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9 fair 6-sided dice are rolled. What is the probability of all 6 numbers showing (1, 2, 3, 4, 5, 6)? The remaining 3 numbers can take any value. Thank you.

 Jan 11, 2020
 #1
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The probability that each of the first 6 rolls has a 1, 2, 3, 4, 5, or 6 is 6!/6^6.  The next three rolls can be anything, so the probability is 6!/6^6 = 5/324.

 Jan 11, 2020
 #2
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Thanks guest for the attempt.  

I have not come up with a likely answer but I am reasonably confident that yours is not correct.

 Jan 11, 2020
edited by Melody  Jan 11, 2020
 #5
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Here is my attempt:

 

There are:[6+3-1]C3 =56 combinations of 3 remaining numbers with repeats as follows:
111, 222, 333, 444, 555, 666 = 6 - [3 of a kind.]


(112, 113, 114, 115, 116, 122, 133, 144, 155, 166, 223, 224, 225, 226, 233, 244, 255, 266, 334, 335, 336, 344, 355, 366, 445, 446, 455, 466, 556, 566)=30 - [2 of a kind ]


(123, 124, 125, 126, 134, 135, 136, 145, 146, 156, 234, 235, 236, 245, 246, 256, 345, 346, 356, 456) = 20 - [3 of different kind.]

 

123456111=9!/4! =15120 x 6 =90,720......The 6 is from  the above count.
123456112=9!/3!2!=30,240 x 30 =907,200......The 30 is from  the above count.
123456123=9!/2!2!2!=45,360 x 20 =907,200.......The 20 is also from the above{56 - 6 - 30 =20}.


Therefore, the probability is:
90,720 + 907,200 +907,200 =1,905,120 / 6^9 =18.90 % 

 Jan 12, 2020
 #6
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Hi guest,

I made a number of careless errors in my first attempt.

I have now fixed the ones that I found.

Our techniques are basically the same.

But we have different answers for 3 doubles and 3 singles. Could you just check yours please?

Melody  Jan 12, 2020
 #7
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We got the permutations right!. It is the combinations of the remaining 3 numbers that we disagree. You have 6.5.4 =120, while I count only 20! Should yours be 1.5.4 ? There are only 20 combinations possible with 6C3, but with repeats (such as 222, 555, 112, 334.....etc.), there are  56 such combinations, while your total is 126, hence the large discrepancy.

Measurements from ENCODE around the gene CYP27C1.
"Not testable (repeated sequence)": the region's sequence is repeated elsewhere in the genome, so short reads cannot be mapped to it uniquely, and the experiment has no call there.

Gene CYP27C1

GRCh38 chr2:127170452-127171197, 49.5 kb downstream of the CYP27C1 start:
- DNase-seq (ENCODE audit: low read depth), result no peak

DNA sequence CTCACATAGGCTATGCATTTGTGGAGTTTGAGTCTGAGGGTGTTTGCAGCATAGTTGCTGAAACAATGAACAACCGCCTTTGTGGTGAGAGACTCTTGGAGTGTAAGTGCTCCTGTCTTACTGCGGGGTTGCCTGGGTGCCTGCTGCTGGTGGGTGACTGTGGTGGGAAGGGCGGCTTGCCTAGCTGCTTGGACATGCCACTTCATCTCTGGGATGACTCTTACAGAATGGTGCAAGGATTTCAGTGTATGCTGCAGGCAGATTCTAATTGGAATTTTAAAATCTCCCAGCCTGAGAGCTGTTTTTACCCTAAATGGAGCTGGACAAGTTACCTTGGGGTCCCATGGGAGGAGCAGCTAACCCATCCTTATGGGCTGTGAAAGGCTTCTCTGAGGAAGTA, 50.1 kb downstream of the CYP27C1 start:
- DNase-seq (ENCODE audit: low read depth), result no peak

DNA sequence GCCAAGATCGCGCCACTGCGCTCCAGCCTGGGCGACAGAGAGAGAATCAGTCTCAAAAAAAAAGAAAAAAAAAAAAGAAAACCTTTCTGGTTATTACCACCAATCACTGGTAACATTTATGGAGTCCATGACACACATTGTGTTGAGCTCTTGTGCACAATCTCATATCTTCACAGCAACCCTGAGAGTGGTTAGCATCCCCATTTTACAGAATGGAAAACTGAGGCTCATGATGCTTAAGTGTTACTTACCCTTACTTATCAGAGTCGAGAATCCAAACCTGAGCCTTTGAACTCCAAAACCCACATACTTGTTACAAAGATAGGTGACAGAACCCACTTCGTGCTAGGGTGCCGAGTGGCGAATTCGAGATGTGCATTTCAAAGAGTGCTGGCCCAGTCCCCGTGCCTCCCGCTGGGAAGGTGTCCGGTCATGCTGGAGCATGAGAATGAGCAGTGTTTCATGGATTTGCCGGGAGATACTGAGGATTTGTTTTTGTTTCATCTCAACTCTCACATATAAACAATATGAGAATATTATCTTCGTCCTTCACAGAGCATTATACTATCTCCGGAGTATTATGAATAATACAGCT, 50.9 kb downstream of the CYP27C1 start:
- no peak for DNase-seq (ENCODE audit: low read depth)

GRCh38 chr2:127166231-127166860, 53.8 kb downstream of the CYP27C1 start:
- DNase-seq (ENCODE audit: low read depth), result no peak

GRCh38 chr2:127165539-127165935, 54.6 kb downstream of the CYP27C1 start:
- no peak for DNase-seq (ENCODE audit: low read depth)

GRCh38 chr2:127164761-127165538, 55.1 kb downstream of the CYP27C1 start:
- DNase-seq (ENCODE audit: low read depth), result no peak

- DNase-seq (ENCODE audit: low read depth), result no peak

Jan 12, 2020
 #8
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Mmm

You might be right, it does sound logical,

BUT

if it is meant to be 6C3 (as you did)  then 30 (which we both got) is also wrong, it should be 6C2=15

Melody  Jan 12, 2020
 #9
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WOW!! I didn't know Wolfram did dice probabilities !! Believe or not their number agrees with mine !!

 

https://www.wolframalpha.com/input/?i=9+dice%2C+all+faces+show

 Jan 12, 2020
 #11
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That is impressive, but your 30 still does not make sense to me.  

Would you like to try and explain your logic there?

EDIT

Thanks for your input guest. I have worked it out using my own logic now.

30 makes perfect sense.

Melody  Jan 12, 2020
edited by Melody  Jan 12, 2020
 #10
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 fair 6-sided dice are rolled. What is the probability of all 6 numbers showing (1, 2, 3, 4, 5, 6)? The remaining 3 numbers can take any value. Thank you.

 

Here is an adaption of my first answer.

I have corrected all silly errors and I have corrected one logic error.

Now it is correct

 

Number of permutations in total = 6^9 = 10, 077,696

 

3 doubles the others different =        \( 6C3 *\frac{9!}{2!2!2!}=45360=20*45360 = 907200\)

-----------------------

The next one was the one that gave me the most trouble but it should not have

the 6C2 is because to of the numbers must be chosen as the duplicate ones.

Then i had to double it because one occured 3 times and the other only 2 and it could be either way around.

so

 1 double, 1 triple =       \(  6C2*2*\frac{9!}{3!2!}=30*30240=907200\)

-------------------------
1 quad = \(6*1*1*\frac{9!}{4!}=6*15120=90720 \)

 

907200+907200+90720 = 1905120 

 

1905120/10077696 = 0.1890432098765432

 

Approx   18.90%

 

Finally our answers agree and they also agree with Wolfram Alpha!

Micacle of miracles.

 Jan 12, 2020
edited by Melody  Jan 12, 2020
edited by Melody  Jan 12, 2020
edited by Melody  Jan 12, 2020
 #12
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There are 56 combinations of the 3 remaining numbers as follows:

 

Ordinarily, the combinations should be 6C3 =20 DISTINCT combinations. But, with repeats permitted, the formula 6C3 becomes:[6 + 3 - 1] =8 C 3, which gives 56 combinations possible, which I have listed in my answer. 6 are 3 of a kind, 30 are 2 of a kind, and 20 are 3 of any kind for a total of:6 + 30 + 20 =56 distinct combinations.

 Jan 12, 2020
 #13
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Hi Melody: There is a formula to solve this kind of probability, even though I don't quite understand its logic that well; Here it is:

 

n =9; 6^n -  ((6 nCr 1 *5^n - (6 nCr 2*4^n) + (6 nCr 3*3^n) - (6 nCr 4*2^n) + (6 nCr 5*1^n)))

 

1,905,120 / 6^9 =18.90 %

 Jan 12, 2020
 #14
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Thanks guest,

I almost never remember combination formulas.  

They are great if you want to write programs to solve general situations but for me I am only usually interested in one off solutions so  I want to understand how to get the answer purely from my own logic. 

I will try and work out why this formula works. If I do then I will try to include the technique in my future one of problem solving.

Melody  Jan 12, 2020
 #15
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Thanks for brainstorming this with me guest.

I really enjoy interacting with other people here!    laugh

 Jan 12, 2020

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